China regulators free up extra $100B for bank lending

People spend their time outside a bank in Beijing, Monday, June 25, 2018. China says it will cut the amount of money some banks are required to keep on hand in part to free up funding for small businesses, amid a brewing trade war with the United States. (AP Photo/Andy Wong)

BEIJING — Chinese regulators have freed up an extra $100 billion for bank lending in a move financial analysts said could help to reassure investors amid trade tensions with Washington.

The reduction on Sunday in reserves banks are required to hold was part of a series of such cuts economists had forecast before the dispute with President Donald Trump erupted. But they said the announcement could help to defuse fears a threatened U.S. tariff hike might dampen Chinese economic growth.

The central bank said the cut, the third this year following reductions in January and April, was intended to help state companies restructure debts.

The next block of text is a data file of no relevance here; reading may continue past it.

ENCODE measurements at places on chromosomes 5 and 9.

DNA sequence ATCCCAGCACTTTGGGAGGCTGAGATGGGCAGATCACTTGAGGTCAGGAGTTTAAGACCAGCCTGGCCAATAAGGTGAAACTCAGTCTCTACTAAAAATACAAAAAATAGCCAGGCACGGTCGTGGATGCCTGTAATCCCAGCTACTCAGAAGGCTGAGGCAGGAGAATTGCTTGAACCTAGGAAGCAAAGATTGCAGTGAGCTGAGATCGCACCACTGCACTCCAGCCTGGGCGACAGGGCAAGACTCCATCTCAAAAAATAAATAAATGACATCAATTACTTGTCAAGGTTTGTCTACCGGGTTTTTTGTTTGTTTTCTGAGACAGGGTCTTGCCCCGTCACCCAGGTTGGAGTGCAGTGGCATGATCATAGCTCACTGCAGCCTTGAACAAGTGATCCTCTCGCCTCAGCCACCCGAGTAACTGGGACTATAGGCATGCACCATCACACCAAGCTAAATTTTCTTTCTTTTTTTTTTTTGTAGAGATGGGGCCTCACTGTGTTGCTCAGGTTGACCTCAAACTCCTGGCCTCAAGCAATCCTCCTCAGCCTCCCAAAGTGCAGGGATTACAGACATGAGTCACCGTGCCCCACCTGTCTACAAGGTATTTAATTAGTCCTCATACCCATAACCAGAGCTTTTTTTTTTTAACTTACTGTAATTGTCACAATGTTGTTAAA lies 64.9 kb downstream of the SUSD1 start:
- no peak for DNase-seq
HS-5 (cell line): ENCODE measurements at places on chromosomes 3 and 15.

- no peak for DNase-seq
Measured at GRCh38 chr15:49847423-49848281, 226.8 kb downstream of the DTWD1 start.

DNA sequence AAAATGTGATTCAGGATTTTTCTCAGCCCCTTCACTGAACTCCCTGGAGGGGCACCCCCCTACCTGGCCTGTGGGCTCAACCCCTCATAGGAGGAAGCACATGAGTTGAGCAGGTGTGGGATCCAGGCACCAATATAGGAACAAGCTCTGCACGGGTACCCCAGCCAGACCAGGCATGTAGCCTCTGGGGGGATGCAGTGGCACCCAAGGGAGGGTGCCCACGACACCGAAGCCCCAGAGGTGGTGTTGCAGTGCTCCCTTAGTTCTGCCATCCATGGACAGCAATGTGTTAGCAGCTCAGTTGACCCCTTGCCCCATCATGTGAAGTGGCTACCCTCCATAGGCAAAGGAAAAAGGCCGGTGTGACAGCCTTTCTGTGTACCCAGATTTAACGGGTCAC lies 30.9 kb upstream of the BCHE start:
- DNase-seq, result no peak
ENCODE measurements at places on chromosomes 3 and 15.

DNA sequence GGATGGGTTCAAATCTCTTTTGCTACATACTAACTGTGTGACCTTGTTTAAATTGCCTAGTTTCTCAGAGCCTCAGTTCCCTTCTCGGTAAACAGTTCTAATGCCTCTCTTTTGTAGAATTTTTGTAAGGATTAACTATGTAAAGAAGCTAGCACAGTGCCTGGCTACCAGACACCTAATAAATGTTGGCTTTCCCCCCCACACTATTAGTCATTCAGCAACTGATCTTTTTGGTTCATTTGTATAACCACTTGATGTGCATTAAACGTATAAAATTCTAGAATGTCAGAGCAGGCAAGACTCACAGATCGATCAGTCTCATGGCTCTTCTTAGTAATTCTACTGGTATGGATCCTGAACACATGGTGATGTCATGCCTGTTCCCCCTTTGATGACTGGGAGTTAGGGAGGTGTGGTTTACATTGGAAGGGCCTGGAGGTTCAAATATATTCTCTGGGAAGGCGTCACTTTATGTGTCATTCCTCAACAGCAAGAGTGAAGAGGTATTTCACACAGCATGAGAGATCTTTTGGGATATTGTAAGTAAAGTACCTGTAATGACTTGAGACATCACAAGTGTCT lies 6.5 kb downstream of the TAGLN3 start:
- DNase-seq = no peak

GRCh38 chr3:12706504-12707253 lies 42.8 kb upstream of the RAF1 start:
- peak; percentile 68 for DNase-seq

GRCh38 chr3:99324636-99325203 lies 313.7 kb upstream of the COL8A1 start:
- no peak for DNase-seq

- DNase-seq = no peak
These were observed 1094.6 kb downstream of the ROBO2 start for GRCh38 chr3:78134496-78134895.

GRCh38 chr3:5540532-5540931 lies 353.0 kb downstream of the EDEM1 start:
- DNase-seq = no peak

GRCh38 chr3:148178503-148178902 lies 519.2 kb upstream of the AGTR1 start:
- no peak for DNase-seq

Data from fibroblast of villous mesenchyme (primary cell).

"Against the tensions, China's latest reserve ratio reduction, while expected, serves as a counterbalance to the soft sentiment," said Jingyi Pan of IG in a report.

The amount of money banks must keep on reserve with the central bank will be reduced by 0.5 percentage points of their deposits, according to the People's Bank of China. It said that would release about 700 billion yuan.

The central bank said 200 billion yuan ($30 billion) of that is earmarked for lending to small businesses, with the rest going to debt restructuring.

Washington is due to impose an additional 25 percent tariff on $34 billion of Chinese goods on July 6 in response to complaints Beijing steals or pressures foreign companies to hand over technology.

Beijing has vowed to retaliate. Trump has threatened additional tariffs, raising to $450 billion the total of Chinese products that could be covered by the measures, or nearly 90 percent of China's exports to the United States.

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